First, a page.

For years, many analysts considered Alibaba (NYSE:BABA) stock to be a no-brainer investment on the mercurial growth of the Chinese economy, particularly its burgeoning technology sector.
For the most part, they’ve been right, with BABA stock soaring following some rough outings post its initial public offering.
Today, the circumstances have completely reversed. Since the beginning of January, BABA stock is staring at a loss of over 27%. Over the trailing year, shares are down nearly 40%. Primarily, China’s government is taking a hardline stance on the same tech sector that was once the nation’s pride and joy.
Then, just recently on Sept. 13, Beijing dropped the hammer. A report from the Financial Times revealed that Chinese regulators are aiming to break up Alipay, the payment app under Alibaba’s financial affiliate, Ant Group.
If that wasn’t bad enough for BABA stock, CNN Business reported that investors are concerned that Beijing will only intensify its aggressive approach toward tech firms after it ordered internet-related companies to “stop blocking rivals’ links on their platforms.”
The news comes amid a reversal in the Chinese government’s attitude toward its flagship corporations.
For instance, Ant Group, which was spun off from Alibaba in 2011, was poised to launch its initial public offering before regulators stepped in at the last minute in November 2020, halting the proceedings.
Following the cancellation of the IPO, authorities ordered Ant Group to restructure as a financial holding company. Now, Alipay is in the crosshairs, with the Financial Times suggesting that “China wants to break up Alipay and create a separate app for its loans business.”
Although no government is 100% pleased with its private enterprises, for China to break up its tech giants is seemingly to hurt China itself. It raises the question, why?
The Underlying Market of BABA Stock Is Not Ready for Capitalism
When Alibaba founder and former CEO Jack Ma delivered a high-profile speech criticizing his country’s financial regulators, he did something that was deeply against cultural and national mores. Indeed, you might call Ma’s brazen rhetoric distinctly American, full of biting hubris and unashamed individualism.
The event also coincided to a large extent with the still-ongoing volatility of BABA stock.
According to a report from The Guardian, the blunt speech infuriated China’s president Xi Jinping. Soon after came serious consequences for Alibaba and particularly BABA stock:
Following the comments, Chinese regulators blocked the $34bn stock market flotation of Alibaba online payments subsidiary Ant Group, which would have been the biggest share offering in history, and Ma disappeared from the public eye for three months. Last week, it emerged that regulators are reportedly preparing to hit Alibaba with a record fine in excess of $975m over anti-competitive practices.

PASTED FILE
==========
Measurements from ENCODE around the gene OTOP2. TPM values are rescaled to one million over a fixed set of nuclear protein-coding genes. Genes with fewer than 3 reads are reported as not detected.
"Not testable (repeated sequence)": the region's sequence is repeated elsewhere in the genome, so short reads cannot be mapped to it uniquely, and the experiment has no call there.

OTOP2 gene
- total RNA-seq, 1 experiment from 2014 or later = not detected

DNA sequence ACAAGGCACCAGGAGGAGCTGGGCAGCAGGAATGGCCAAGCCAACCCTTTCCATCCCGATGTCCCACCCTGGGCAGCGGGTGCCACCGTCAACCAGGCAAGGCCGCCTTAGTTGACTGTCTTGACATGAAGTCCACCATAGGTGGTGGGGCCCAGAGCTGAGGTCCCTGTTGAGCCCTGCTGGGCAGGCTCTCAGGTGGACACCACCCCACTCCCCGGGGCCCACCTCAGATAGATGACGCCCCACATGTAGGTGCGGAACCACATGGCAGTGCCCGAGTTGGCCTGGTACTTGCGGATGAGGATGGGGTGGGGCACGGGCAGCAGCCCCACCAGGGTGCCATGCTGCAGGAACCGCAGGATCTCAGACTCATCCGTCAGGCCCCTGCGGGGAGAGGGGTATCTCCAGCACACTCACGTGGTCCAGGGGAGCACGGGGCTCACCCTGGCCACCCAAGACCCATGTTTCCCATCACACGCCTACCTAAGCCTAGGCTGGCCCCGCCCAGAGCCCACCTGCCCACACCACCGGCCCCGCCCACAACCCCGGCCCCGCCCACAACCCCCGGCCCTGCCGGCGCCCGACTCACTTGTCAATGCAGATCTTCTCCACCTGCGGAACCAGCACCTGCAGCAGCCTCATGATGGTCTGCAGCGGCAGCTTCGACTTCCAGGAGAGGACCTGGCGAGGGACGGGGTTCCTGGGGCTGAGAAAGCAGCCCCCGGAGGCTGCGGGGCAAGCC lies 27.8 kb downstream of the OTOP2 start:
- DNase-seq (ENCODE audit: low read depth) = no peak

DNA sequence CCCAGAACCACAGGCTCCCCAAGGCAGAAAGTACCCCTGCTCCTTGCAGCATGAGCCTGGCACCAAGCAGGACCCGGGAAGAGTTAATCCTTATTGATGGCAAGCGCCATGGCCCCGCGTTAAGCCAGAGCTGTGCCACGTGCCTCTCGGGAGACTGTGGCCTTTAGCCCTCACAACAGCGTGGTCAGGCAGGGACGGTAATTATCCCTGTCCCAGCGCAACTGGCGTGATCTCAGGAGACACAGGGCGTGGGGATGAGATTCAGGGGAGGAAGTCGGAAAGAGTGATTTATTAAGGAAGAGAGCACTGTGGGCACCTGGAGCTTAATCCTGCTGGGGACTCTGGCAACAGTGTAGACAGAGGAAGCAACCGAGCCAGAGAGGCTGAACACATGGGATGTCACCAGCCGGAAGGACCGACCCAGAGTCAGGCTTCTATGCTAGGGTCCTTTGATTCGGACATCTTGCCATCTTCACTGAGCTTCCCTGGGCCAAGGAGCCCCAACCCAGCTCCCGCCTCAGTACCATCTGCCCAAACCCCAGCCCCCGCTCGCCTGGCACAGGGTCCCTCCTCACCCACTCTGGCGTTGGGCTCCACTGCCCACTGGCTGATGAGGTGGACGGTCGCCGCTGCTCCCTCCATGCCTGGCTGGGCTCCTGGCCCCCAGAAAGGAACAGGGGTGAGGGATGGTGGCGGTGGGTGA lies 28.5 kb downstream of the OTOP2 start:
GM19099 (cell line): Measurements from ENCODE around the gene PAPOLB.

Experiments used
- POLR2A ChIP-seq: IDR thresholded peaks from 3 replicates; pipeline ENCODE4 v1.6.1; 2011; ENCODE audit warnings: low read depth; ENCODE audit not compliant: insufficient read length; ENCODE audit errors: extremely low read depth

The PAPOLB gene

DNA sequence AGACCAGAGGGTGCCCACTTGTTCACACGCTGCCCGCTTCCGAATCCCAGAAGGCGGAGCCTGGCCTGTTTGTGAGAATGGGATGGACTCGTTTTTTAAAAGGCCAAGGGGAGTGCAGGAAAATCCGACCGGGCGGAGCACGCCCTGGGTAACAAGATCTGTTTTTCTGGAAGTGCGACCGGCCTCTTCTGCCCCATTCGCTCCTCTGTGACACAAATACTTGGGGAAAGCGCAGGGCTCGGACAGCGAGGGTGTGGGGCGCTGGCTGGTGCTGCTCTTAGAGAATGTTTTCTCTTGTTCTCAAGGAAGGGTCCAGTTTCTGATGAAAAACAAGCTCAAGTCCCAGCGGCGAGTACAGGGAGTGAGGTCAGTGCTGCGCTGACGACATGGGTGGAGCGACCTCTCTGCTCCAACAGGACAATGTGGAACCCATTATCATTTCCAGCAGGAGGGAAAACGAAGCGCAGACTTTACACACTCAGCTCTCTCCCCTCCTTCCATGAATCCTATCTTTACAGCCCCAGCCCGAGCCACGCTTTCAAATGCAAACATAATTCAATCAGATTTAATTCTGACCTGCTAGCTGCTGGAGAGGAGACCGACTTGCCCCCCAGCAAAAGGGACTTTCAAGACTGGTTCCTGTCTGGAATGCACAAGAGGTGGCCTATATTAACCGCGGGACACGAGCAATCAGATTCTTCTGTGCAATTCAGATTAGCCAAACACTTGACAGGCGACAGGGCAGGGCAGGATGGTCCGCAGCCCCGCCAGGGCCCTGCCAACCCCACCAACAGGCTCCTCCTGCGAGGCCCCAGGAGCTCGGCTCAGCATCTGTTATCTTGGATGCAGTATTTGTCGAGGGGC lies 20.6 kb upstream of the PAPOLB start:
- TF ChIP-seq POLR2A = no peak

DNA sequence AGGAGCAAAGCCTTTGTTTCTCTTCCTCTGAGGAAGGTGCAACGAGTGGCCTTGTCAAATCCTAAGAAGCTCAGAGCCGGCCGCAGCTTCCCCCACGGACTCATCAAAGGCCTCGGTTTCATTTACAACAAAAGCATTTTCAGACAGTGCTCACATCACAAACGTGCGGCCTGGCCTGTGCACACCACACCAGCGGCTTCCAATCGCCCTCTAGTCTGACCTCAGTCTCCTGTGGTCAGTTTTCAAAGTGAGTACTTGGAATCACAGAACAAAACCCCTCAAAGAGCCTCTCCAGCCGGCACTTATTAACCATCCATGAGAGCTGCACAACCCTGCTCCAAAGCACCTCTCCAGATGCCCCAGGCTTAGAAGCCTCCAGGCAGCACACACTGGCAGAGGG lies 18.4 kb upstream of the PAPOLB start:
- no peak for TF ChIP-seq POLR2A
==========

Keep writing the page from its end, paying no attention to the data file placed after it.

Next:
With further draconian actions likely, it appears that China is hardly ready for capitalism. After all, the capitalist ethos isn’t just about making money.
Rather, it also involves the competition of several ideas, with the best one winning out. But that would imply meritocracy, which would then suggest a loss of power. That can’t happen under hardline communist China.
As the Washington Post noted, “Maintaining social stability is one of the signature goals of Xi and the ruling Chinese Communist Party, so any company or person it perceives as threatening that can find themselves in the cross-hairs.”
Having one of your most famous and universally respected entrepreneurs lash out against Chinese fiscal policy? If Xi’s administration let that go, then there’s no telling what else could stem from this “waywardness.”
Therefore, in many ways, the crackdown wasn’t surprising.
What is surprising, though, is just how committed the Chinese government is to penalizing its own.
A Poor Outlook for Alibaba
Moving forward, it’s going to be difficult for outside investors to be comfortable with BABA stock. Obviously, the government crackdown on the tech sector will weigh the heaviest on Alibaba shares. But it’s more than that — foreign investors can’t trust that Alibaba nor other Chinese tech firms have the shareholders’ best interest in mind.
Instead, Beijing is sending a message that Chinese corporations, in addition to being profit generators, will also be ambassadors of China. Unfortunately, that conflicts with the capitalist ethos.
Cynically, part of the reason why we love our American stocks is that their issuing companies wouldn’t bat an eyelash to outsource their jobs to China if it meant padding the bottom line.
In other words, people invest in Chinese stocks because they believe that such securities represent a growth opportunity. If instead, the narrative is about bolstering Chinese honor, that’s just not an attractive investment thesis for anyone without any deep connections to the land or the culture.
Thus, it’s difficult for me to be bullish on BABA stock. If the underlying government is that fragile to not be able to absorb criticism, then we’re not dealing with a full deck.
On the date of publication, Josh Enomoto did not have (either directly or indirectly) any positions in the securities mentioned in this article. The opinions expressed in this article are those of the writer, subject to the InvestorPlace.com Publishing Guidelines.
A former senior business analyst for Sony Electronics, Josh Enomoto has helped broker major contracts with Fortune Global 500 companies. Over the past several years, he has delivered unique, critical insights for the investment markets, as well as various other industries including legal, construction management, and healthcare.